Wednesday, November 23, 2011

Magical Thinking on Health IT from

Annette M. Boyle, MBA has an article in the journal that exhibits a severe form of fallacious thinking, approaching magical thinking. It's this type of thinking that gets patients injured and killed:

Health information technology: Better in long term despite short-term safety risks

Responding to a new report that says health information technology (HIT) is creating some short-term safety issues, technology experts say physicians should remember one immutable fact: The new systems are far less dangerous than the old paper-based systems still in use in many practices.

Consider that first paragraph in light of the second:

Although the magnitude of the problem remains unknown, “serious errors involving these technologies—including medication dosing errors, failure to detect fatal illnesses, and treatment delays due to poor human-computer interactions or loss of data—have led to several reported patient deaths and injuries,” the Institute of Medicine (IOM) said in a news release.

So, "technology experts" proffer that a technology where the "magnitude of the problem remains unknown" are "far less dangerous than the old paper-based systems still in use in many practices."

Because they say so, right?


This is why "technology experts" need to be kept on a very short leash. They cannot think logically, even regarding such a simple issue such as this.

They claim as an "immutable fact" (that "physicians should remember") a comparison that has very little data underlying it? This is risible, shameful, patronizing in the extreme, insulting, and an example of the dangers of the invasion of medicine by computer technicians and salespeople.

The only "immutable fact" is, if you don't know the magnitude of risk, because it's - ah - unknown, you cannot (or should not) make statements about that very magnitude of risk. (This is K-12 level logic, and more towards the "K" than the 12.)

Actually, the evidence for significant risks beyond paper - far beyond paper - come from incidents like I've described on this blog. A very recent example is my Nov. 4, 2011 post "Lifespan (Rhode Island): Yet another health IT "glitch" affecting thousands - that, of course, caused no patient harm that they know of - yet."

Doctors are not in the habit of leaving off suffixes for slow release or long acting drugs (e.g., XR, SR), but a few lines of code can - and did - affect thousands at just one healthcare system. This was a potentially lethal error. Health IT can greatly amplify risk in a manner that paper simply cannot.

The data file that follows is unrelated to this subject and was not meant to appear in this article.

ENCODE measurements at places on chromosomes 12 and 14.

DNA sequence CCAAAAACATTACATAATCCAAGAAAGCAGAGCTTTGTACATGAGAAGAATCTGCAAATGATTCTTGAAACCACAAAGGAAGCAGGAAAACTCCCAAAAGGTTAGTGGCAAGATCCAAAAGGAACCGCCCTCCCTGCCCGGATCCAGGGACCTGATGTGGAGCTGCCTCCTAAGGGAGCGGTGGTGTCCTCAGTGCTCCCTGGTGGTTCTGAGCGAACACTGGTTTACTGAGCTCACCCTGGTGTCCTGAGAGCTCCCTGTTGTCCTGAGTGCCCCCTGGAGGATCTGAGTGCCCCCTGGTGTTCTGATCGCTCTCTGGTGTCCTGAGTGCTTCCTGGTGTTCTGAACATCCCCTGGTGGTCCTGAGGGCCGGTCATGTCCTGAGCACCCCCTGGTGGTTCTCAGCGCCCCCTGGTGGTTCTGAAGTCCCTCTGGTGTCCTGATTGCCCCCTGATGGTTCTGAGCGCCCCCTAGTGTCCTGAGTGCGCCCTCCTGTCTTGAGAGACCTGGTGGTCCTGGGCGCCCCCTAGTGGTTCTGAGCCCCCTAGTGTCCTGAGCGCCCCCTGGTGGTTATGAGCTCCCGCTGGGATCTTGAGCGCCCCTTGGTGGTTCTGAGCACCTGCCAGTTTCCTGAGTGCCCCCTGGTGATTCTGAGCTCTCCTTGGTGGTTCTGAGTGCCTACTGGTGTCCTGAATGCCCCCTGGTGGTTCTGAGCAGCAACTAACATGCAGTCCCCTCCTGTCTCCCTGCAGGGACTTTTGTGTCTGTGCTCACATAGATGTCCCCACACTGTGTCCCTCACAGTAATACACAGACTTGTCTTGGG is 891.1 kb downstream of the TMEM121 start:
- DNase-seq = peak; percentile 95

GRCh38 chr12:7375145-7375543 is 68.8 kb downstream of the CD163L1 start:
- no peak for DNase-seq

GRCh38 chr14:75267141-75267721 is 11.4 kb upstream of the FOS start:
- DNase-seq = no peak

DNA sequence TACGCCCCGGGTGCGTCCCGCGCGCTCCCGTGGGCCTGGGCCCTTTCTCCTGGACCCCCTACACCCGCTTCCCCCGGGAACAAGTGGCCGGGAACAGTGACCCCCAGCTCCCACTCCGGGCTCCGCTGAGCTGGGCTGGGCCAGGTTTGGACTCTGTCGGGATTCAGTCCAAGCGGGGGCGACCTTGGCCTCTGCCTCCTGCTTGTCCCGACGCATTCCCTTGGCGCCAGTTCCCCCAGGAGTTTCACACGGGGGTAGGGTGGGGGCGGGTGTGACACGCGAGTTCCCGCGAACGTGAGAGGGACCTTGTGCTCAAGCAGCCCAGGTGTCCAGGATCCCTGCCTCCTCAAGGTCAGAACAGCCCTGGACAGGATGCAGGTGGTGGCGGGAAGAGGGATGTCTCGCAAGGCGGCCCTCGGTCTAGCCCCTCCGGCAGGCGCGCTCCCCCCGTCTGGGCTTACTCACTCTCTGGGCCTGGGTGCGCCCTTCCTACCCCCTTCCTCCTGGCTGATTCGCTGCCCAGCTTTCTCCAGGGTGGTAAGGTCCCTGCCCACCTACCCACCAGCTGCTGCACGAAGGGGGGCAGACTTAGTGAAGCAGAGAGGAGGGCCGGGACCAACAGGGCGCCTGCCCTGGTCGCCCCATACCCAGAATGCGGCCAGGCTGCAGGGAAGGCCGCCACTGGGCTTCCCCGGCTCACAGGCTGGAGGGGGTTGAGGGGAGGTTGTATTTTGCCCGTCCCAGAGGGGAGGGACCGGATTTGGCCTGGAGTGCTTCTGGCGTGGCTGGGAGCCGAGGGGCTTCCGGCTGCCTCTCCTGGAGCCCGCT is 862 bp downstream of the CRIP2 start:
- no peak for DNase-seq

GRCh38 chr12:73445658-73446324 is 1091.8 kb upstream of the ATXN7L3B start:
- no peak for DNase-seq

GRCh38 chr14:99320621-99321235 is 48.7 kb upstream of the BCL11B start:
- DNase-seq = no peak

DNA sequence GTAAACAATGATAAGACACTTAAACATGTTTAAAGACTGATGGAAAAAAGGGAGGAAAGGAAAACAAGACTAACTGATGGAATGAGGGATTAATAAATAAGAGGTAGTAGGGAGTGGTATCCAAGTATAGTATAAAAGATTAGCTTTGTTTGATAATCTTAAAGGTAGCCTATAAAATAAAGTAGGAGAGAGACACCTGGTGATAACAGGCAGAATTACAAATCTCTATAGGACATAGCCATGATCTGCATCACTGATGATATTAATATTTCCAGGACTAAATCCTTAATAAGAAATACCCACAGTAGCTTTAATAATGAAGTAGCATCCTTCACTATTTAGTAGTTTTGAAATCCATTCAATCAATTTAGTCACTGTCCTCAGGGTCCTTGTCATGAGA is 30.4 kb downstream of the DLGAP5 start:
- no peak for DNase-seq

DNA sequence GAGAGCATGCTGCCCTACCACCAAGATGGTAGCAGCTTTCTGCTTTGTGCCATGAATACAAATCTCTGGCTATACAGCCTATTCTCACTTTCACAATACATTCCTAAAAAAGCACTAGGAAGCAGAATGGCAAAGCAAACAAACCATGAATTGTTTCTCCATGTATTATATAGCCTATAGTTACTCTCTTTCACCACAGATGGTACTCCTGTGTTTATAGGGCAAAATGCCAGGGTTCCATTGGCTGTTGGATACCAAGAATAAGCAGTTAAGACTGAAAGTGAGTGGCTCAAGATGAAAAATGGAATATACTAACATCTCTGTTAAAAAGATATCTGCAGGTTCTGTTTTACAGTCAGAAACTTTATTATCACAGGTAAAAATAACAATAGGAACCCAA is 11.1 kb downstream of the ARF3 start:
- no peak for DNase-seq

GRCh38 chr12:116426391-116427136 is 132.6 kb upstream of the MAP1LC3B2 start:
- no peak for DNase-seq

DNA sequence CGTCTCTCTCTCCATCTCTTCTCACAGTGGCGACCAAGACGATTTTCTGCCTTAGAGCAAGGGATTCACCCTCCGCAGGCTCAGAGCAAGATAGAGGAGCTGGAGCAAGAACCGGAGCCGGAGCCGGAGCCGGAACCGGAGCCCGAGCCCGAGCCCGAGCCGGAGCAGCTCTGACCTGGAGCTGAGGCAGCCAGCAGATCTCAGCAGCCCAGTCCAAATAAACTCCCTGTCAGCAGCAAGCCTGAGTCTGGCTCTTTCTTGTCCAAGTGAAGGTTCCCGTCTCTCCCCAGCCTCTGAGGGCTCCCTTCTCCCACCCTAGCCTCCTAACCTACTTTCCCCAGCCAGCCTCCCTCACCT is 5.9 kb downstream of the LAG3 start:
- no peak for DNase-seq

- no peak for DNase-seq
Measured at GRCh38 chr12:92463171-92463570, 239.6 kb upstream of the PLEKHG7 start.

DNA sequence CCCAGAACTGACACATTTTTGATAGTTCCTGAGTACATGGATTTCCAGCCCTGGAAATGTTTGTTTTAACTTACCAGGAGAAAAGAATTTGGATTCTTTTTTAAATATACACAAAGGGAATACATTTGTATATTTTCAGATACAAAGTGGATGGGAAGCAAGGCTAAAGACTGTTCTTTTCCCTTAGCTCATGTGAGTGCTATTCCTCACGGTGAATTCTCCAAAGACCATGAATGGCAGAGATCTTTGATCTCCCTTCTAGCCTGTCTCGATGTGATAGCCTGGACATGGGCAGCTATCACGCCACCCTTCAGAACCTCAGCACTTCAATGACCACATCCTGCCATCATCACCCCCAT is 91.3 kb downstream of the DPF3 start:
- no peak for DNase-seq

People who proffer gross illogic in medicine need to do society a big favor and simply remove themselves from any roles that affect medical care, patients, and medical ethics. If they know better, and are simply spinning their statements to promote sales, the need for such individuals to be distanced from healthcare is even more acute.

If they don't clean up their act, either way, they may find themselves on the defendant's witness stand, where such illogic will be ripped to shreds by plaintiff's attorneys.

-- SS


Anonymous said...

What is she smoking?

Live IT or live with IT said...

I am not an MD, but I learned how to use basic research methodology, including design of experiments and statistical testing on well managed data. I now read lots of research papers and understand them.

There seems to be very few in HIT or any business related healthcare position who can make it through reading a research paper. I have heard very few comment from them about the paper's content, if the comparisons are thorough and valid, and experiment well formed.

I think one has to actually write a research paper to understand how to understand them.

Anonymous said...

In an article I found earlier today, a computer expert who led the development of the first commercially available microprocessor at Intel shared his perspectives on the digital revolution that followed. Even this pioneer expressed amazement at all the technological feats, with computer technology, that
have been performed in just a few decades.

Feats of magicians tend to bring out similar reactions of amazement in their audiences, except for maybe a few who are critically observing the magician's every move for reality-based explanations underlying this so-called magic. The ones who don't critically analyze the magician's act are going to be duped into magical thinking.

Maybe the hype surrounding the potential for computer technology
(including HIT) to transform our lives is also grounded in magical thinking - promoted by marketers. Even the marketing power of the word 'magic' is used in branding of some HIT software such as Iatric Systems' "Clinical Document Exchange Magic" and MEDITECH's "MAGIC". There is even a company named EHRMagic, Inc. (